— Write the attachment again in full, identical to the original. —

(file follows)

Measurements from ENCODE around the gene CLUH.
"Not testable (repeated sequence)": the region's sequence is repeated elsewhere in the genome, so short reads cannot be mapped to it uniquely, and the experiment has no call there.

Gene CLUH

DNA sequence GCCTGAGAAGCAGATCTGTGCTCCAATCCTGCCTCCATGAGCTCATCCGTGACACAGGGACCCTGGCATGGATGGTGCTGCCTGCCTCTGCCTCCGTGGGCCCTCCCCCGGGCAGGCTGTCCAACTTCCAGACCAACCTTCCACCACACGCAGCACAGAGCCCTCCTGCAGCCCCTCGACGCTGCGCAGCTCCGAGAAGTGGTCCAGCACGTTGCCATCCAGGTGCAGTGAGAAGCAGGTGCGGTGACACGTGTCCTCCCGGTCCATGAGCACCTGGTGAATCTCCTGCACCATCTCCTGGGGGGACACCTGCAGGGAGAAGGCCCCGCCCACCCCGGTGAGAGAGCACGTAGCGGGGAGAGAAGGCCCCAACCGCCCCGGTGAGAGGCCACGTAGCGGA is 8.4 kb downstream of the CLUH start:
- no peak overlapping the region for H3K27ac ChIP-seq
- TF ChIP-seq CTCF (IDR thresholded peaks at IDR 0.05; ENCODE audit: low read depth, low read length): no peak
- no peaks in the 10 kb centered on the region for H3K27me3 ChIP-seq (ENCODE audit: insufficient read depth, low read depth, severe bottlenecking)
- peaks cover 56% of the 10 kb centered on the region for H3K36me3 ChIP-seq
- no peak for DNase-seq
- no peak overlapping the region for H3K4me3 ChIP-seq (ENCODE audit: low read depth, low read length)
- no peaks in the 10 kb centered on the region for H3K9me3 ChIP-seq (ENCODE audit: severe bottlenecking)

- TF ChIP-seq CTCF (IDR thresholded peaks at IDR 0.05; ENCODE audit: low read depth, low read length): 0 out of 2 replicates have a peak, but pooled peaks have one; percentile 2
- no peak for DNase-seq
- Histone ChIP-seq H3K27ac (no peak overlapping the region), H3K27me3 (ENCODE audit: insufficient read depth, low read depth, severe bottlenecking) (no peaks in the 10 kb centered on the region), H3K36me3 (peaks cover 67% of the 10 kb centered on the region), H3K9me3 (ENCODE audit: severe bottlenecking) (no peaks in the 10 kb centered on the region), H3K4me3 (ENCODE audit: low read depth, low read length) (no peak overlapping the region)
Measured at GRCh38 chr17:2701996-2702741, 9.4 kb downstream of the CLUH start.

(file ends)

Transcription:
Measurements from ENCODE around the gene CLUH.
"Not testable (repeated sequence)": the region's sequence is repeated elsewhere in the genome, so short reads cannot be mapped to it uniquely, and the experiment has no call there.

Gene CLUH

DNA sequence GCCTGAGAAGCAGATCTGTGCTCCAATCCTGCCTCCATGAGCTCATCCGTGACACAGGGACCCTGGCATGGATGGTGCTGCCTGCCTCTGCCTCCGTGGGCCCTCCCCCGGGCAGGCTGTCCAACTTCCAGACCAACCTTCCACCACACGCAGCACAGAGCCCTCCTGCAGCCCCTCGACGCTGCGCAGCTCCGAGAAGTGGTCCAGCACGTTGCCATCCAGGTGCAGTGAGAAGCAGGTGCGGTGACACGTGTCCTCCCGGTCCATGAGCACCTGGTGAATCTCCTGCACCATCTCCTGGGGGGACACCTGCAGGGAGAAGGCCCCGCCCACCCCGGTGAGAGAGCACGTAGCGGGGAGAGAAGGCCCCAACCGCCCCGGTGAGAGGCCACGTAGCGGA is 8.4 kb downstream of the CLUH start:
- no peak overlapping the region for H3K27ac ChIP-seq
- TF ChIP-seq CTCF (IDR thresholded peaks at IDR 0.05; ENCODE audit: low read depth, low read length): no peak
- no peaks in the 10 kb centered on the region for H3K27me3 ChIP-seq (ENCODE audit: insufficient read depth, low read depth, severe bottlenecking)
- peaks cover 56% of the 10 kb centered on the region for H3K36me3 ChIP-seq
- no peak for DNase-seq
- no peak overlapping the region for H3K4me3 ChIP-seq (ENCODE audit: low read depth, low read length)
- no peaks in the 10 kb centered on the region for H3K9me3 ChIP-seq (ENCODE audit: severe bottlenecking)

- TF ChIP-seq CTCF (IDR thresholded peaks at IDR 0.05; ENCODE audit: low read depth, low read length): 0 out of 2 replicates have a peak, but pooled peaks have one; percentile 2
- no peak for DNase-seq
- Histone ChIP-seq H3K27ac (no peak overlapping the region), H3K27me3 (ENCODE audit: insufficient read depth, low read depth, severe bottlenecking) (no peaks in the 10 kb centered on the region), H3K36me3 (peaks cover 67% of the 10 kb centered on the region), H3K9me3 (ENCODE audit: severe bottlenecking) (no peaks in the 10 kb centered on the region), H3K4me3 (ENCODE audit: low read depth, low read length) (no peak overlapping the region)
Measured at GRCh38 chr17:2701996-2702741, 9.4 kb downstream of the CLUH start.